Monday, February 22, 2010

The Book of Learning and Forgetting

Smith, F. (1998). The book of learning and forgetting. New York: Teachers College Press.

Smith argues that the “official view” of learning as hard work has resulted in classrooms where the emphasis is on rote memorization, strict adult control, and punitive testing. These practices result only in short-term memorization, such that any knowledge gained is quickly forgotten. Worse, these practices undermine student motivation and confidence, resulting in learned hopelessness and anger. In contrast, Smith argues for the “classic view” of learning as a social process that occurs naturally through the company we keep. Practices that stem from the classic view—collaborative engagement in interesting activities—result in permanent learning that is actually more akin to growth.

I found Smith convincing on many points, most notably, the distinction he makes between long-term and short-term memory. I definitely agree that learning is most powerful and long-lasting when we are actually interested in what we are learning and are able to relate new information to a framework of knowledge that we already possess.

I also agree with Smith’s point that people tend to overlook how much students learn from the behaviors and attitudes of the people around them. I’m fascinated with his proposition that “the basis of all permanent learning is identification with people who are more experienced in what we would like to learn” and wonder about the implications of this idea for the way we organize our schools. I love how this point ties in with our Advanced Project-based Learning course and Jesse’s emphasis on bringing experts into the project development and critique process.


“Because of the way they are trained and expected to teach, teachers often believe that it is possible for students to learn something even though the students don’t understand it or aren’t interested in it—provided they try hard enough, of course. But we can only learn from activities that are interesting and comprehensible to us; in other words, activities that are satisfying. If this is not the case, only inefficient rote-learning, or memorization, is available to us and forgetting is inevitable” (87).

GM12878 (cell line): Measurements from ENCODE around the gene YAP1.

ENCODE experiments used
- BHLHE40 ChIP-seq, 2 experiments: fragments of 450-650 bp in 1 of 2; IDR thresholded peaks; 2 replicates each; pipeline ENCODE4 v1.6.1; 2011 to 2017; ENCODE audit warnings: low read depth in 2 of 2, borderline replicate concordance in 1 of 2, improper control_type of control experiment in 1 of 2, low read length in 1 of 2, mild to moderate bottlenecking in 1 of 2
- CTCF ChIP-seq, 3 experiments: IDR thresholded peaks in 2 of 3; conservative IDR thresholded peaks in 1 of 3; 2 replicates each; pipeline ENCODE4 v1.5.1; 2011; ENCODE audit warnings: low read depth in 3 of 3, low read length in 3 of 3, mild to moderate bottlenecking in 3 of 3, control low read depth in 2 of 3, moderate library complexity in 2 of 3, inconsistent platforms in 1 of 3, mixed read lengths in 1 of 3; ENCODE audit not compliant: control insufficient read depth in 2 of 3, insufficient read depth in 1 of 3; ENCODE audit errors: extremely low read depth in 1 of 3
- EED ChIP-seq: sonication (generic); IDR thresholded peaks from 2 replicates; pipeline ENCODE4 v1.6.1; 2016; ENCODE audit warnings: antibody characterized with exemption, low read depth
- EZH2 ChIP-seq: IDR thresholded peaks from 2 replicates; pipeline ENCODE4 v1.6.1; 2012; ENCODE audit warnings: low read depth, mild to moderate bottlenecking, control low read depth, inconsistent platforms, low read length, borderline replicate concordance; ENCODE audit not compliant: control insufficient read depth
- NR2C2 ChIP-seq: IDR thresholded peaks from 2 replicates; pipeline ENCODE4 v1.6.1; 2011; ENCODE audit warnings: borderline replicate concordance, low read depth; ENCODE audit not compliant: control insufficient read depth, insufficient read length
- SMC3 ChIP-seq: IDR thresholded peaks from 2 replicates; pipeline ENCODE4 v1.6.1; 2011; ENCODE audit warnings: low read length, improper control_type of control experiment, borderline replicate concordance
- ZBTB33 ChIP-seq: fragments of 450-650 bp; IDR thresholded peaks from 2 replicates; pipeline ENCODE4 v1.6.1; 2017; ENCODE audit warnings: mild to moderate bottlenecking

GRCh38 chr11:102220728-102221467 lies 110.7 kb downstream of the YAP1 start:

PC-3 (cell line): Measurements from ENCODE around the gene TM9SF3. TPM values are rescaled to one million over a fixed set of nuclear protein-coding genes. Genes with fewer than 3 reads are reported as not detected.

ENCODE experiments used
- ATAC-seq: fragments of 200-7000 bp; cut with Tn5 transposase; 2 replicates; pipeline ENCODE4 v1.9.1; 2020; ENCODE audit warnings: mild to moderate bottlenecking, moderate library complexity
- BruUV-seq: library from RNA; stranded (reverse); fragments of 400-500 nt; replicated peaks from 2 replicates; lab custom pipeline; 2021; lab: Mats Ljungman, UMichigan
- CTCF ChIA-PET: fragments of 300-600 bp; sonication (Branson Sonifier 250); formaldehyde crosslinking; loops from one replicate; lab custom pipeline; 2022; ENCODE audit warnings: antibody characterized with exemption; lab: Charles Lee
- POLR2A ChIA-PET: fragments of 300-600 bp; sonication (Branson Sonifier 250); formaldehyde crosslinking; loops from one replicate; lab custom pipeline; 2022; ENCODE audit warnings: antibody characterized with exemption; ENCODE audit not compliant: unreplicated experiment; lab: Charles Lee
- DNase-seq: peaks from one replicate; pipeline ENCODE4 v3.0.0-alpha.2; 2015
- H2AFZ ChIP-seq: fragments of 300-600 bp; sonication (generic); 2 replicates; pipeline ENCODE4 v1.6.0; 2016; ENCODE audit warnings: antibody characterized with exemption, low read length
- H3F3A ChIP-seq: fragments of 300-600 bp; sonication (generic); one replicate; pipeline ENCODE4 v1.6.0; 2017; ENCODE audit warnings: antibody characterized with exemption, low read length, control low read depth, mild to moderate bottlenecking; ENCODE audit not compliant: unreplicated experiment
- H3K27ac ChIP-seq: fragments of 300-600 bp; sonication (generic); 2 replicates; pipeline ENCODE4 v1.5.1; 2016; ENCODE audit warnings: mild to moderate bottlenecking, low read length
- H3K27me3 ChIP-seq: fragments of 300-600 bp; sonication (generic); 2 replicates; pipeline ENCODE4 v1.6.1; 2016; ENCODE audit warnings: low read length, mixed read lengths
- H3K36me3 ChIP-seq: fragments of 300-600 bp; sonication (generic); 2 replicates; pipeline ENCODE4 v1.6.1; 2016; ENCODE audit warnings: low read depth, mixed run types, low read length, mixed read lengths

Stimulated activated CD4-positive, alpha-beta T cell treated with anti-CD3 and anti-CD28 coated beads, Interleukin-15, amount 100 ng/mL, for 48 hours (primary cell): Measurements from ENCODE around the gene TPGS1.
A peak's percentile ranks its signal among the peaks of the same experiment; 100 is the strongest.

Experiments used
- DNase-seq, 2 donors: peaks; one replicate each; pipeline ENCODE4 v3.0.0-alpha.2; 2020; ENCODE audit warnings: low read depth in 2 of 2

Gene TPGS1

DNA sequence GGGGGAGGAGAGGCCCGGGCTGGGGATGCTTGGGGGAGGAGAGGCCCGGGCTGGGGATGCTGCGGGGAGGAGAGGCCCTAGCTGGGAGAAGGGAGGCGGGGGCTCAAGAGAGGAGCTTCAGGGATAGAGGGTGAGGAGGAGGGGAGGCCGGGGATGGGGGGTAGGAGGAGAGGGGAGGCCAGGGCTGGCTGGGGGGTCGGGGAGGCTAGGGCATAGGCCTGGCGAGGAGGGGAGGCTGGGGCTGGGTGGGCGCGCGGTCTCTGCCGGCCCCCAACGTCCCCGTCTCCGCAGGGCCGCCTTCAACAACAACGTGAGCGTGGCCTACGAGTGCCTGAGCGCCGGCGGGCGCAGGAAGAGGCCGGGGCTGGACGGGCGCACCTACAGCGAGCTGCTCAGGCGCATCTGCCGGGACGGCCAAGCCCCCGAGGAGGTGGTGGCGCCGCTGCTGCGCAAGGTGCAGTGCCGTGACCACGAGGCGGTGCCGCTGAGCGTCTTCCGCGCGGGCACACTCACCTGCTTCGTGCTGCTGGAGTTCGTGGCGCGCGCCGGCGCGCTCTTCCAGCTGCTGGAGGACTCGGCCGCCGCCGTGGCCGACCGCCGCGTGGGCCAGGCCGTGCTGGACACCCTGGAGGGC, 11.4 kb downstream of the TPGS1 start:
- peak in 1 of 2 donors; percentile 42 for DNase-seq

“Paradoxically, the effort to memorize interferes with memorization because it destroys understanding. Rote memorization puts things in the wrong place, in short-term memory (where you can only hold something for as long as you continually rehearse it) rather than in long-term memory (where things are organized and retrieved on the basis of the sense they make to us. And there is no direct route from short-term to long-term memory. The way to hold something in long-term memory is to relate it to something you already know” (88).

“I would (if I could) propose a radical change to the way we talk about schools. Abolish the words learning and teaching altogether, and talk instead about doing. One thing is clear from the classic view—that people always learn from what they are doing. If they are doing something worthwhile they are learning something worthwhile. If they are engaged in a boring confusing, or irrelevant activity, then they are learning something that is boring, confusing, or irrelevant” (94).


1. I wonder if the learning process is as absolute as Smith makes it out to be. He claims, for example, that “we can only learn from activities that are interesting and comprehensible to us” and that “confusion indicates wasted effort.” Is this always the case? Is there really no room for confusion in the learning process? Is there really no route between short-term and long-term memory?

2. Given their varying interests and abilities, different students will always find different activities boring and confusing. As such, how can teachers personalize education for their students so that most of the students are doing something interesting and comprehensible to them most of the time?

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